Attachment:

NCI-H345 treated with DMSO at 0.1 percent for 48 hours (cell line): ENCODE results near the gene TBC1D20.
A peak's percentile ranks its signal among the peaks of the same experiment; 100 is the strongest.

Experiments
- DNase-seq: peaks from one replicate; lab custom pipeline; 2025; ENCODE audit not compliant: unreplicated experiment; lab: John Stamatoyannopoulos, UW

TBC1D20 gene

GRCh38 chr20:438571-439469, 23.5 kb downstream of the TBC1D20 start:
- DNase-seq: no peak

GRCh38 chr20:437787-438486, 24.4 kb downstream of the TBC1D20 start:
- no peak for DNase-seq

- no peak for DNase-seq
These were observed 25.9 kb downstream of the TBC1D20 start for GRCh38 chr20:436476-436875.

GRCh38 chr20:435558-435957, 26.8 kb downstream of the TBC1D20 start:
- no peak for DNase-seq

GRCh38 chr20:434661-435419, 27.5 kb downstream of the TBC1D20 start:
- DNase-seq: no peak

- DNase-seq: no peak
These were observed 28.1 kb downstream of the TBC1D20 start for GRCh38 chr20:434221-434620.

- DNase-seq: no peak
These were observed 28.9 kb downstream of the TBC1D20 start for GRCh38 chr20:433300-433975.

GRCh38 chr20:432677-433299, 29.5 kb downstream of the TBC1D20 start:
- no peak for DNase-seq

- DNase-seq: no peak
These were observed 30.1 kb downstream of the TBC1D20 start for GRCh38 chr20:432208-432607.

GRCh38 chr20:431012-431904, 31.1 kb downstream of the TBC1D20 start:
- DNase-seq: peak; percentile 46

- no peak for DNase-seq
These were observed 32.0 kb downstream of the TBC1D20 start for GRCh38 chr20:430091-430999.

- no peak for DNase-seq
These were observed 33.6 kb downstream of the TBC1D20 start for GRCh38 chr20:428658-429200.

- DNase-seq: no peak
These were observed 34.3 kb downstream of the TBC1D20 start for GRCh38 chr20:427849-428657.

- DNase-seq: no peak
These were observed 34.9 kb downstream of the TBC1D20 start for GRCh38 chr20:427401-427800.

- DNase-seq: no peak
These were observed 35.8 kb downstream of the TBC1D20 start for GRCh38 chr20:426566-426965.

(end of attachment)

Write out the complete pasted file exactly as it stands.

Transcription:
NCI-H345 treated with DMSO at 0.1 percent for 48 hours (cell line): ENCODE results near the gene TBC1D20.
A peak's percentile ranks its signal among the peaks of the same experiment; 100 is the strongest.

Experiments
- DNase-seq: peaks from one replicate; lab custom pipeline; 2025; ENCODE audit not compliant: unreplicated experiment; lab: John Stamatoyannopoulos, UW

TBC1D20 gene

GRCh38 chr20:438571-439469, 23.5 kb downstream of the TBC1D20 start:
- DNase-seq: no peak

GRCh38 chr20:437787-438486, 24.4 kb downstream of the TBC1D20 start:
- no peak for DNase-seq

- no peak for DNase-seq
These were observed 25.9 kb downstream of the TBC1D20 start for GRCh38 chr20:436476-436875.

GRCh38 chr20:435558-435957, 26.8 kb downstream of the TBC1D20 start:
- no peak for DNase-seq

GRCh38 chr20:434661-435419, 27.5 kb downstream of the TBC1D20 start:
- DNase-seq: no peak

- DNase-seq: no peak
These were observed 28.1 kb downstream of the TBC1D20 start for GRCh38 chr20:434221-434620.

- DNase-seq: no peak
These were observed 28.9 kb downstream of the TBC1D20 start for GRCh38 chr20:433300-433975.

GRCh38 chr20:432677-433299, 29.5 kb downstream of the TBC1D20 start:
- no peak for DNase-seq

- DNase-seq: no peak
These were observed 30.1 kb downstream of the TBC1D20 start for GRCh38 chr20:432208-432607.

GRCh38 chr20:431012-431904, 31.1 kb downstream of the TBC1D20 start:
- DNase-seq: peak; percentile 46

- no peak for DNase-seq
These were observed 32.0 kb downstream of the TBC1D20 start for GRCh38 chr20:430091-430999.

- no peak for DNase-seq
These were observed 33.6 kb downstream of the TBC1D20 start for GRCh38 chr20:428658-429200.

- DNase-seq: no peak
These were observed 34.3 kb downstream of the TBC1D20 start for GRCh38 chr20:427849-428657.

- DNase-seq: no peak
These were observed 34.9 kb downstream of the TBC1D20 start for GRCh38 chr20:427401-427800.

- DNase-seq: no peak
These were observed 35.8 kb downstream of the TBC1D20 start for GRCh38 chr20:426566-426965.